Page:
Tell the Biden administration to establish the Baaj Nwaavjo I’tah Kukveni Grand Canyon National Monument


Supporters spoke up in this action

Delivery to Biden administration

Action ended on August 8, 2023

What Happens Next

Thank you to all who took action! President Biden will designate Baaj Nwaavjo I’tah Kukveni – Ancestral Footprints of the Grand Canyon National Monument, answering calls from tribal leaders to permanently protect nearly 1 million acres adjacent to Grand Canyon National Park.

What Was At Stake

For years, the toxic legacy of uranium and hardrock mining has contaminated sacred springs and drinking wells on the ancestral lands of Tribal Nations rooted in the iconic landscape of the Grand Canyon.

Now, a coalition of 11 Tribes whose modern-day reservations stretch across Arizona, New Mexico, Utah and Nevada is calling on the Biden administration to permanently protect more than 1 million acres of their homelands surrounding Grand Canyon National Park as Baaj Nwaavjo I’tah Kukveni Grand Canyon National Monument.  

Baaj nwaavjo means “where tribes roam” in the Havasupai  and i’tah kukveni means “our ancestral footprints” in Hopi.

Without federal action, the mining industry could destroy an area that sources drinking water, harbors tremendous biological diversity, promotes outdoor recreation, and sustains the spiritual wellbeing and culture of Tribal Nations who were the original stewards of this land.

Help us permanently protect this critical region by calling on the Biden administration to declare the Baaj Nwaavjo I’tah Kukveni Grand Canyon National Monument.

Cliffs visible at Yavapai Point in the Grand Canyon glow in the fading light of day. (K. Thomas / NPS)
Cliffs visible at Yavapai Point in the Grand Canyon glow in the fading light of day. (K. Thomas / NPS)

Your Actions Matter

Your messages make a difference, even if we have leaders who don't want to listen. Here's why.

You level the playing field.

Elected officials pay attention when they see that we are paying attention. Read more.

They may be hearing from industry lobbyists left and right, but hearing the stories of their constituents — that’s your power.

Our legislators serve at the pleasure of the people who gave them their job — you.

Make sure your elected officials know whose community and whose values they represent. When you contact your elected official, you’re putting a face and a name on an issue.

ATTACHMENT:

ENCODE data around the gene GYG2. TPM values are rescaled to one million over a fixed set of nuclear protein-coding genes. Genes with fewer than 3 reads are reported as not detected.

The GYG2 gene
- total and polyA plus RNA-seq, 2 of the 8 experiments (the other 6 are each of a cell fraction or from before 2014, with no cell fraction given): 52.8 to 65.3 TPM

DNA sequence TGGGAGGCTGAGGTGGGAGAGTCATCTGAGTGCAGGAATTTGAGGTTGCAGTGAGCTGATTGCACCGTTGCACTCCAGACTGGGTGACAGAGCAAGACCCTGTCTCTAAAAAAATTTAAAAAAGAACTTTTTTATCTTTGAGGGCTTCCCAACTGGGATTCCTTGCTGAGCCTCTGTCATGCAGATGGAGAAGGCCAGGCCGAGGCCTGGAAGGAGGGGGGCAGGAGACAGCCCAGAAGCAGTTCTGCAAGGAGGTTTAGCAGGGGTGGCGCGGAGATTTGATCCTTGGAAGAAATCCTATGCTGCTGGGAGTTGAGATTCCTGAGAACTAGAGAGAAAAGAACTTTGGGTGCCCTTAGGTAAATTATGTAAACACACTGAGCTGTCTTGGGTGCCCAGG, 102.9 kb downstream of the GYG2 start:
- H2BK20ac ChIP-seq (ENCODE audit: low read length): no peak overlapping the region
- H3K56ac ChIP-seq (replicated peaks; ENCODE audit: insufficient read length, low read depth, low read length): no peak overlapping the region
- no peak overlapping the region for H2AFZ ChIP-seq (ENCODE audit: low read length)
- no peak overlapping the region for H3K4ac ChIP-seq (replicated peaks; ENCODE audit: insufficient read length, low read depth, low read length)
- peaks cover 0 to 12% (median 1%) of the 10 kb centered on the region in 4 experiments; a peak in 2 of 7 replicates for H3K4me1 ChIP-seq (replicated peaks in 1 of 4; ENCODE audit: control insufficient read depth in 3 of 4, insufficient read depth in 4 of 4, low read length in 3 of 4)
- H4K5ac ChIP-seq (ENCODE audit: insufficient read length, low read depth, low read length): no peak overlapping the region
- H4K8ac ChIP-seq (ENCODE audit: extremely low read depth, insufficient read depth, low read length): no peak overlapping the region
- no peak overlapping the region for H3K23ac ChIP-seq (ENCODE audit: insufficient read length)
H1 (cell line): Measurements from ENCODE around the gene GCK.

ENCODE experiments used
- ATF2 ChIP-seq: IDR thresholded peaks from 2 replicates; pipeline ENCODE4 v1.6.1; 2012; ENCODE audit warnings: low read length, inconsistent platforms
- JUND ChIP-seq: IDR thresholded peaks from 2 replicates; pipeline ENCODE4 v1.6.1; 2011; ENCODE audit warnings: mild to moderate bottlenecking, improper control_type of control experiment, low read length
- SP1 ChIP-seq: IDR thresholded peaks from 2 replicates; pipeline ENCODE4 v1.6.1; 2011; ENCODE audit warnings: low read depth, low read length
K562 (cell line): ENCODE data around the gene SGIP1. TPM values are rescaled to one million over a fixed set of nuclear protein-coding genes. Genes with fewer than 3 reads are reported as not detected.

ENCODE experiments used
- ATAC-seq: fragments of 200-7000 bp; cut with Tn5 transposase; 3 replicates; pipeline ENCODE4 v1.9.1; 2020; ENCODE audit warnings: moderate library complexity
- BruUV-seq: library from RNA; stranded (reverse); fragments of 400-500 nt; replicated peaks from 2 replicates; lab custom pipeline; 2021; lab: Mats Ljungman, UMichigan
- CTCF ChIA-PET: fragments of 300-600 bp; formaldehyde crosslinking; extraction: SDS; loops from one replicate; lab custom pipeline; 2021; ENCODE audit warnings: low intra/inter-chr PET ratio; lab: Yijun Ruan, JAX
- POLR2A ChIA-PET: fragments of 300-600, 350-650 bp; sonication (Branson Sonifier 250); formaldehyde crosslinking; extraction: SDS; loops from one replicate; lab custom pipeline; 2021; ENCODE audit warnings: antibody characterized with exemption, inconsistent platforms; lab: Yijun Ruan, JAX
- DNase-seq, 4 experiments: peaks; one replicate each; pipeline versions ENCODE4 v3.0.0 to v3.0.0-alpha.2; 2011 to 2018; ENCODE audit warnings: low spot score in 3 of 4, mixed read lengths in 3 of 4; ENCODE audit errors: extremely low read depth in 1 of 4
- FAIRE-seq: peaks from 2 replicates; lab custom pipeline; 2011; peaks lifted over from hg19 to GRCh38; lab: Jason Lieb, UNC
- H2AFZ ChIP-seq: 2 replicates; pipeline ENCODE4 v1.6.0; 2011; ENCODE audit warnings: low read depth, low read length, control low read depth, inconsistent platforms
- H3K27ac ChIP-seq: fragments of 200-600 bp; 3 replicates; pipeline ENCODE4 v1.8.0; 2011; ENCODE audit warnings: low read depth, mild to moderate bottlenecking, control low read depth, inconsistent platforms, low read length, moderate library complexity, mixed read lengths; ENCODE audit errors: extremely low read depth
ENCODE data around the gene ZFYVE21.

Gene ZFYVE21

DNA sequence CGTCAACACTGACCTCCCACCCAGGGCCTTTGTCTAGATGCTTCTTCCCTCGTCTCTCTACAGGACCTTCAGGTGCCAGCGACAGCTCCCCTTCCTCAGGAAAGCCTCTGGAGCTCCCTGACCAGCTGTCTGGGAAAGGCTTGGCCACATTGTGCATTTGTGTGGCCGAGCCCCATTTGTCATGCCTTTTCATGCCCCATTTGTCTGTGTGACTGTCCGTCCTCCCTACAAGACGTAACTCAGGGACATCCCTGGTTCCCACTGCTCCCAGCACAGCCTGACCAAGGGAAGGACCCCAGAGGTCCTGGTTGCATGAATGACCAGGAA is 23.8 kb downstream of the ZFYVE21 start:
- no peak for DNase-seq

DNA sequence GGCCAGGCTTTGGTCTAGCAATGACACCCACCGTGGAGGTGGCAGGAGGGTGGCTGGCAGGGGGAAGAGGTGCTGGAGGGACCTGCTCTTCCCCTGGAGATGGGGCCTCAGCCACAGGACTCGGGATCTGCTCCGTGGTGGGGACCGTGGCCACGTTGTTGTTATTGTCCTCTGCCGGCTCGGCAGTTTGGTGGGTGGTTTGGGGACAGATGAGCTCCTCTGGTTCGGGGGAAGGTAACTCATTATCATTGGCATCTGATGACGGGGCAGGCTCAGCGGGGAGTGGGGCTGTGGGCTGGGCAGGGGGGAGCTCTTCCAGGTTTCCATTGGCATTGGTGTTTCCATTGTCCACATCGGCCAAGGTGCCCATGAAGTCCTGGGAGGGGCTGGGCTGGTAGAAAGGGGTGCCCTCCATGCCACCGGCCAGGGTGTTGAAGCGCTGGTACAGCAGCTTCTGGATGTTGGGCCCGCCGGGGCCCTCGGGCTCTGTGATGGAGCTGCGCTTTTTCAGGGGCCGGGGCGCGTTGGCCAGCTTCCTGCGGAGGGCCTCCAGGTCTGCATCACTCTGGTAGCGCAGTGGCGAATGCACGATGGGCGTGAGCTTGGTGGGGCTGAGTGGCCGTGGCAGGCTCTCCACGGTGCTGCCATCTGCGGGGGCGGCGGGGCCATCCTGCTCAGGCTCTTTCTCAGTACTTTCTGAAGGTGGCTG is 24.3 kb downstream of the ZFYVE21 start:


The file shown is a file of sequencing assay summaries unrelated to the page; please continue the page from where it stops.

Whether or not you voted for them, they work for you, for the duration of their term.

Make sure your elected officials know whose community and whose values they represent. (Find your local, state, and federal elected officials.)

Your action is with us in court.

If a federal agency finalizes a harmful action, the record of public comments provides a basis for bringing them into court. Read more.

Throughout each of the public comment periods we alert you to, Earthjustice’s attorneys are researching and writing in-depth, technical comments to submit — detailing how the regulation could and should be stronger to protect the environment, our communities, and our planet.

We need you to join us — your specific experiences, knowledge, and voice are crucial to add to the Administrative Record through the comment periods.

Lawsuits we file that challenge weak or harmful federal regulations rely on what was submitted during the comment period. The court can only look at documents that are in the Administrative Record — including the public comments — to decide if the agency did something improper.

Your actions aid our litigation. Taking action and submitting comments during a comment period is substantively important.

It’s the law.

Federal agencies must pause what they’re doing and ask for — and consider — your comment. Read more.

Many of us may have never heard of the National Environmental Policy Act (NEPA) and the Administrative Procedure Act (APA), but laws like these require our government to ask the public to weigh in before agencies adopt or change regulations.

Regulations essentially describe how federal agencies will carry out laws — including decisions that could undermine science, or weaken safeguards on public health.

Public comments are collected at various points throughout the federal government’s rulemaking process, including when a regulation is proposed and finalized. (Learn about the rulemaking process.) These comments become part of the official, legal public record — the “Administrative Record.”

When the public responds with a huge outpouring of support for environmental protections, these individual messages collectively undercut politicians' attempts to claim otherwise.

What this means is each of us can take a role in shaping the rules our government creates — and ensuring those rules are fair and effective.